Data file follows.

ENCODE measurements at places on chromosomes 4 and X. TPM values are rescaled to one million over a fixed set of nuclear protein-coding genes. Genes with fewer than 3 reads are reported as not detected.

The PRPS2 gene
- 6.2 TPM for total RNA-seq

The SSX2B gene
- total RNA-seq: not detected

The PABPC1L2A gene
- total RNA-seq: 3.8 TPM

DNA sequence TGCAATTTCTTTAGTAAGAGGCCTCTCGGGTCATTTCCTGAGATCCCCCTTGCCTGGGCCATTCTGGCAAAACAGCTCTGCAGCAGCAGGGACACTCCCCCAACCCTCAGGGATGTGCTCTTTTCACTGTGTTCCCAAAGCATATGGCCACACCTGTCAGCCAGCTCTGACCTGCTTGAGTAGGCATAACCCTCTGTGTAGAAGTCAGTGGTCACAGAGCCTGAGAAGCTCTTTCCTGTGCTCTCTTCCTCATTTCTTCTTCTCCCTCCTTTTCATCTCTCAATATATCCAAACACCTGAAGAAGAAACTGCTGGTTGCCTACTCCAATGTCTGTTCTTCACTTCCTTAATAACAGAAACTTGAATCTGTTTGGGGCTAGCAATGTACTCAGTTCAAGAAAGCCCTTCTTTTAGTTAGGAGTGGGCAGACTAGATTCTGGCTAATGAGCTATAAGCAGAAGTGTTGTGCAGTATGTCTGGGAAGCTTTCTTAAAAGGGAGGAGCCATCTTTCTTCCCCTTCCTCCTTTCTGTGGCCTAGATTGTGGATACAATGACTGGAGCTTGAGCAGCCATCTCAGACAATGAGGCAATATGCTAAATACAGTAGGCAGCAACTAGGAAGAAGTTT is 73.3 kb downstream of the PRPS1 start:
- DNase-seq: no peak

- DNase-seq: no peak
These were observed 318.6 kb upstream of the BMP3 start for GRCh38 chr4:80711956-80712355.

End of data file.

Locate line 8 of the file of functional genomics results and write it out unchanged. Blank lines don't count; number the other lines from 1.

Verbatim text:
DNA sequence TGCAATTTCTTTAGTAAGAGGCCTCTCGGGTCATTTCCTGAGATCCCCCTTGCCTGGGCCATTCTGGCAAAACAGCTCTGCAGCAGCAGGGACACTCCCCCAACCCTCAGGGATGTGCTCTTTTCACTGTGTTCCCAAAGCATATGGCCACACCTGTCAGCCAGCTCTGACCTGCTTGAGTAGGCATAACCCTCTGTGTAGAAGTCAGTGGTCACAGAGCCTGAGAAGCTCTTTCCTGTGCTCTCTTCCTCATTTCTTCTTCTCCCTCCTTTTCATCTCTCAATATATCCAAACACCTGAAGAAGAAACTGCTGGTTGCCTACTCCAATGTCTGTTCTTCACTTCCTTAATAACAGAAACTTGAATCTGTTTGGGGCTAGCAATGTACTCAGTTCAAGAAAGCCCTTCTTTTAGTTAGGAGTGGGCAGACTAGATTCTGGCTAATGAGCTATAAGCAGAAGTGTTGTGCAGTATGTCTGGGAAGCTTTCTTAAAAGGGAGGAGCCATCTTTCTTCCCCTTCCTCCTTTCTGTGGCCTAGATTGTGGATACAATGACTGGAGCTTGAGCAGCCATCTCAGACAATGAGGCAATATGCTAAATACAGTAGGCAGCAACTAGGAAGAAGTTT is 73.3 kb downstream of the PRPS1 start: